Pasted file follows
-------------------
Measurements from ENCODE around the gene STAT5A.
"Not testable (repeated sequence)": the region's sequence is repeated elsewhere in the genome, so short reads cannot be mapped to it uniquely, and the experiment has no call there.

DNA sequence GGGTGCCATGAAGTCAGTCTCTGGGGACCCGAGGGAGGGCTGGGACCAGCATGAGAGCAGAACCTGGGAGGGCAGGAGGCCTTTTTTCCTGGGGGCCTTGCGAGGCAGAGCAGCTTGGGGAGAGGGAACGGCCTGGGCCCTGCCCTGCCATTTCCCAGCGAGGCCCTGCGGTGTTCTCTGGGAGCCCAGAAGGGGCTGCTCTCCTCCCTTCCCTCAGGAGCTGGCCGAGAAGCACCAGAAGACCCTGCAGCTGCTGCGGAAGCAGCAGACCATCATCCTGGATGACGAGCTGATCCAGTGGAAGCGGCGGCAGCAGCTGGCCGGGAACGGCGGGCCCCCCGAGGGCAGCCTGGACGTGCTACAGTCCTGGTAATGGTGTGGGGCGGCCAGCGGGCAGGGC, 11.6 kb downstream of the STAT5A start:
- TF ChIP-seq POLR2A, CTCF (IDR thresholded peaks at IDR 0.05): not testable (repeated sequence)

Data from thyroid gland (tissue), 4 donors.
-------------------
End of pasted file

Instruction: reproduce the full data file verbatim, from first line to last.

Measurements from ENCODE around the gene STAT5A.
"Not testable (repeated sequence)": the region's sequence is repeated elsewhere in the genome, so short reads cannot be mapped to it uniquely, and the experiment has no call there.

DNA sequence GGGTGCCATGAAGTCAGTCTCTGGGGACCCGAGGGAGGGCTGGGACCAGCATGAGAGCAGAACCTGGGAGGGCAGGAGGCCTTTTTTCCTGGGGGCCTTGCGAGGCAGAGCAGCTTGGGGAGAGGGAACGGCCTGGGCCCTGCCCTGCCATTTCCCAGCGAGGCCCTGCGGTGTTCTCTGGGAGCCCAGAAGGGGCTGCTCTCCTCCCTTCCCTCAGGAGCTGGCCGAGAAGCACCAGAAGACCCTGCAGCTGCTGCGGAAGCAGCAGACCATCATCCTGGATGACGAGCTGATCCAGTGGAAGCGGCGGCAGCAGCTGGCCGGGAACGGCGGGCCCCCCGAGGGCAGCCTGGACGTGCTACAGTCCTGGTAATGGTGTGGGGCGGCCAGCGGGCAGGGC, 11.6 kb downstream of the STAT5A start:
- TF ChIP-seq POLR2A, CTCF (IDR thresholded peaks at IDR 0.05): not testable (repeated sequence)

Data from thyroid gland (tissue), 4 donors.